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In predicting a stroke’s toll, location matters, but so do connections

A patient undergoes an MRI exam.
(Genaro Molina / Los Angeles Times)

Each year, roughly 666,000 Americans survive a stroke, and for them, the aftermath can be hard to predict. Some stroke patients have difficulty speaking or grasp for words that do not come. Some suffer problems with vision, balance or mobility. Some are addled by attention, memory and other cognitive deficits that can range from subtle to severe.

To glean what kinds of disabilities a patient will probably face, neurologists have long looked at the location of the lesion a stroke leaves behind — on a brain scan, the darkened site where cells have died off. But when a system as complex as the human brain comes under attack, pinpointing the injury’s whereabouts isn’t always a very good guide.

New research takes a key step toward arming physicians with better tools to predict the challenges a patient faces after a stroke. Within two weeks of 130 patients’ first stroke, researchers from Washington University School of Medicine put 132 stroke patients through a battery of brain scans that gauged not only the exact location of cellular damage but how communications traffic within their brain differed from that of healthy controls of similar age. Computer-based learning systems digested the resulting mass of data in a bid to discern patterns that could improve prediction.

Published Monday in the Proceedings of the National Academies of Science, the study underscores that, for many strokes, the location of lesions matters less than the disruptions a stroke causes in the flow of signals between the brain’s two hemispheres and within the sometimes far-flung networks that collectively govern human behavior.

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That is especially true when predicting disabilities involving visual and verbal memory, where a stroke patient has trouble recognizing faces, places or things and attaching names to them. These are skills that require input from and coordination among a wide range of brain structures, and the authors of the latest paper found that when communications traffic slowed across the brain’s two hemispheres and among the structures that make up the brain’s key networks, it was a likely bet that these were the challenges that would bedevil a stroke patient.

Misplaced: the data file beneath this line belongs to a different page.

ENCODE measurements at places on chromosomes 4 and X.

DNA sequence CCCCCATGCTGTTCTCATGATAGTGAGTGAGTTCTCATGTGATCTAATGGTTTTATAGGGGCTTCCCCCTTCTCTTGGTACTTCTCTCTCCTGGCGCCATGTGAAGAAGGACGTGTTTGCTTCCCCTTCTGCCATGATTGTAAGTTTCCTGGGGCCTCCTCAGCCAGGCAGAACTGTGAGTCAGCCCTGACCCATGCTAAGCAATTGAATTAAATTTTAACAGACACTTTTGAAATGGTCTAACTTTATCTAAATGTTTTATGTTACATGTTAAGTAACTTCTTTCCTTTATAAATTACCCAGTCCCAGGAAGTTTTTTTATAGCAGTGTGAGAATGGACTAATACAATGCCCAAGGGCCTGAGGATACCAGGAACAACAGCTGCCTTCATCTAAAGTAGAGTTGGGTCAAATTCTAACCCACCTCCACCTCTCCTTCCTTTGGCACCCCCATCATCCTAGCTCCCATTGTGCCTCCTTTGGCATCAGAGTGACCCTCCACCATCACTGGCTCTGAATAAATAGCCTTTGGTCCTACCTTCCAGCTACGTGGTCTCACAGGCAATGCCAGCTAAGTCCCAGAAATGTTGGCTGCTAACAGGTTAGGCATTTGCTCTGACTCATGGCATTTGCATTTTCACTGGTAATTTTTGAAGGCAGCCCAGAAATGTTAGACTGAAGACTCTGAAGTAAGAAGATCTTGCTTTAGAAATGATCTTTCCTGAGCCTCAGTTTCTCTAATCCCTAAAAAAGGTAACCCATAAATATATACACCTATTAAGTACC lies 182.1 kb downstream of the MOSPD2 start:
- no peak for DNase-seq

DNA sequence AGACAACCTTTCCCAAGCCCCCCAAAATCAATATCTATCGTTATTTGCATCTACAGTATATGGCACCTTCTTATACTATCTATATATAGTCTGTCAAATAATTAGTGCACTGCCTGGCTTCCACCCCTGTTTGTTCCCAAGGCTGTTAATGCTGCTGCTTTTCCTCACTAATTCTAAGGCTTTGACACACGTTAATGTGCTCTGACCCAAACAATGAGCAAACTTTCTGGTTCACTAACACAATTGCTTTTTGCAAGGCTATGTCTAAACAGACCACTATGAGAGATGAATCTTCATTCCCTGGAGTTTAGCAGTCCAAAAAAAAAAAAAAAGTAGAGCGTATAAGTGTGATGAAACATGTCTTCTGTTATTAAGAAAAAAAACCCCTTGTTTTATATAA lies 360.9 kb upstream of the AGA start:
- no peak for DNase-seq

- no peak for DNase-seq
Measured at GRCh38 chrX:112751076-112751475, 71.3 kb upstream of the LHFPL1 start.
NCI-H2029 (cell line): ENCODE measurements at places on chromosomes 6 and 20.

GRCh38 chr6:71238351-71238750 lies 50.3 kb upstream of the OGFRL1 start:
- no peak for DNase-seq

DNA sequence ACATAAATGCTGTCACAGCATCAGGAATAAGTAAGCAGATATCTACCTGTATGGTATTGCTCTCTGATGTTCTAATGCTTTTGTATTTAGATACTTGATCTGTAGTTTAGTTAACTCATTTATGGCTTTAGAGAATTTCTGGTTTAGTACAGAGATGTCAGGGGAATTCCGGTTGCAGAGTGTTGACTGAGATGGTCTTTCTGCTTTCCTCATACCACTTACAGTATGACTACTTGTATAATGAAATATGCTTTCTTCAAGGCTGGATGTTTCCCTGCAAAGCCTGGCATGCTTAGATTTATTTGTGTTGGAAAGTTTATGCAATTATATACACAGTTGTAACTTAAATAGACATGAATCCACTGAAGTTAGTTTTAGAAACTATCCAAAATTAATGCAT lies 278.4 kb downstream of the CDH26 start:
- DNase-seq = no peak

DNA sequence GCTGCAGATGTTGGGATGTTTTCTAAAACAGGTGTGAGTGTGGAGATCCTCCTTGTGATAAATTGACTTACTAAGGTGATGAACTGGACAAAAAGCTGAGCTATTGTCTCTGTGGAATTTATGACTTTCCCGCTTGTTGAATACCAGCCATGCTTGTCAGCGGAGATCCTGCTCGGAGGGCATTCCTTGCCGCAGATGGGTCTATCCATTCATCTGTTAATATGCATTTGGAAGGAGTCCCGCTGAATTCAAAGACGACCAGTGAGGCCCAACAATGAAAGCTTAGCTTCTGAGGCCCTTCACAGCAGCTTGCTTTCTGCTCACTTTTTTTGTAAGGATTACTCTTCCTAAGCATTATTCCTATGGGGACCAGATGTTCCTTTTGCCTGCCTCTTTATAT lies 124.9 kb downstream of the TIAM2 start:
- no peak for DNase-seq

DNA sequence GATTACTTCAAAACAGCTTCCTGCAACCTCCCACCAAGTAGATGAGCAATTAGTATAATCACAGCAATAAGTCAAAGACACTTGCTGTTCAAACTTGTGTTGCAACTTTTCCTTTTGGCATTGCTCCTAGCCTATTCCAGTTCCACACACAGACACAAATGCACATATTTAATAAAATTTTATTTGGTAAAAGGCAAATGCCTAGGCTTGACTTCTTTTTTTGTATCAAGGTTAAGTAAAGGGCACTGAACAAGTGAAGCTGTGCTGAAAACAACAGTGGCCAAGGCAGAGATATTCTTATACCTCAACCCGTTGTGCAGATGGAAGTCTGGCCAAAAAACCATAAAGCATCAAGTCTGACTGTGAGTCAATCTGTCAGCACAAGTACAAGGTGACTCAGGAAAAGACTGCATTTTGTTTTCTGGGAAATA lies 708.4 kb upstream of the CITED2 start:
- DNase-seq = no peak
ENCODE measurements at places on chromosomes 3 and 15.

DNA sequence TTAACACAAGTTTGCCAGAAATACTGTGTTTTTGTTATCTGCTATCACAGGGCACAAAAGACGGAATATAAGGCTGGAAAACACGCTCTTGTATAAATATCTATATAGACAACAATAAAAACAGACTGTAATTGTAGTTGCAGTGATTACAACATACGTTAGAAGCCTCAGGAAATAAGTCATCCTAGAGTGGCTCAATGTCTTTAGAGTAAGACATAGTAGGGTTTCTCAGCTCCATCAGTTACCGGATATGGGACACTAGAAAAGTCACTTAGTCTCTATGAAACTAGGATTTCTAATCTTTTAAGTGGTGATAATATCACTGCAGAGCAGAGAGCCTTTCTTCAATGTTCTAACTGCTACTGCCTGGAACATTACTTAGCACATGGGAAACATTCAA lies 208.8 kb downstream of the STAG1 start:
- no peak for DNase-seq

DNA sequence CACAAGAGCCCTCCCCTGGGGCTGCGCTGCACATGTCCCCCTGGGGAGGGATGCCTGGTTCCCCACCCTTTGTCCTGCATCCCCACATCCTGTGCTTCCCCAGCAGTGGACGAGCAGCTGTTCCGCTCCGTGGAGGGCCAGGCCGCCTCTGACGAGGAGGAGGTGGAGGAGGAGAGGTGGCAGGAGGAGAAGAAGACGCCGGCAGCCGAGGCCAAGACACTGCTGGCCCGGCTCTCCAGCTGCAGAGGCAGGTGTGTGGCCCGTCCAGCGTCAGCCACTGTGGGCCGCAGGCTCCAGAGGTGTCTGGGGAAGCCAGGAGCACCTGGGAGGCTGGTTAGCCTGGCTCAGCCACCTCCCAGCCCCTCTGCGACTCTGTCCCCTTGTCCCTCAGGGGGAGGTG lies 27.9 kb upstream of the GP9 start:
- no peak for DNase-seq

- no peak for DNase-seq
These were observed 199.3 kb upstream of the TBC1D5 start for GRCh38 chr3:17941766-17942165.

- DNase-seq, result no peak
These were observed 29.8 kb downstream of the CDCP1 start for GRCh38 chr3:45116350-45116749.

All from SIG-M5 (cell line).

The location of a stroke’s physical damage was actually a good predictor of sensorimotor deficits, including partial blindness or weakness or paralysis affecting one side of the body. When disrupted blood flow caused brain cells to die off in the cortical areas directly responsible for vision or motor function, or in the bundles of connective fiber that lash them together, the researchers found that such patients had a high probability of those disabilities.

Post-stroke language problems occupied an interesting middle ground. A doctor might predict language problems with about equal accuracy whether she located a stroke lesion in the brain’s highly specialized language region or she observed disrupted communications within the brain. Post-stroke language problems were seen in patients who had impaired communications within the brain’s specialized language areas, which lie usually in the brain’s left hemisphere. But they were also seen in stroke patients whose showed a loss of connection between the right and left hemisphere.

Language disorders, the researchers said, cannot only arise from “pure disruption of language processing.” They can also result when regions responsible for language lose their feed from support processes across the brain’s hemispheric divide.

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While comparisons among stroke patients helped glean patterns of disabilities post-stroke, comparisons between stroke patients on the one hand and healthy control subjects on the other showed that connectivity problems between the brain’s two hemispheres are a hallmark problem for stroke survivors.

“Far and away the greatest change we see is reduced interhemispheric activity, reduced inhemispheric connections,” said lead author Joshua Sarfaty Siegel, a neuroscientist at Washington University in St. Louis. “Generally, no matter where the lesion is, there’s this phenomenon of reduced interhemispheric connectivity.”

melissa.healy@latimes.com

Follow me on Twitter @LATMelissaHealy and “like” Los Angeles Times Science & Health on Facebook.

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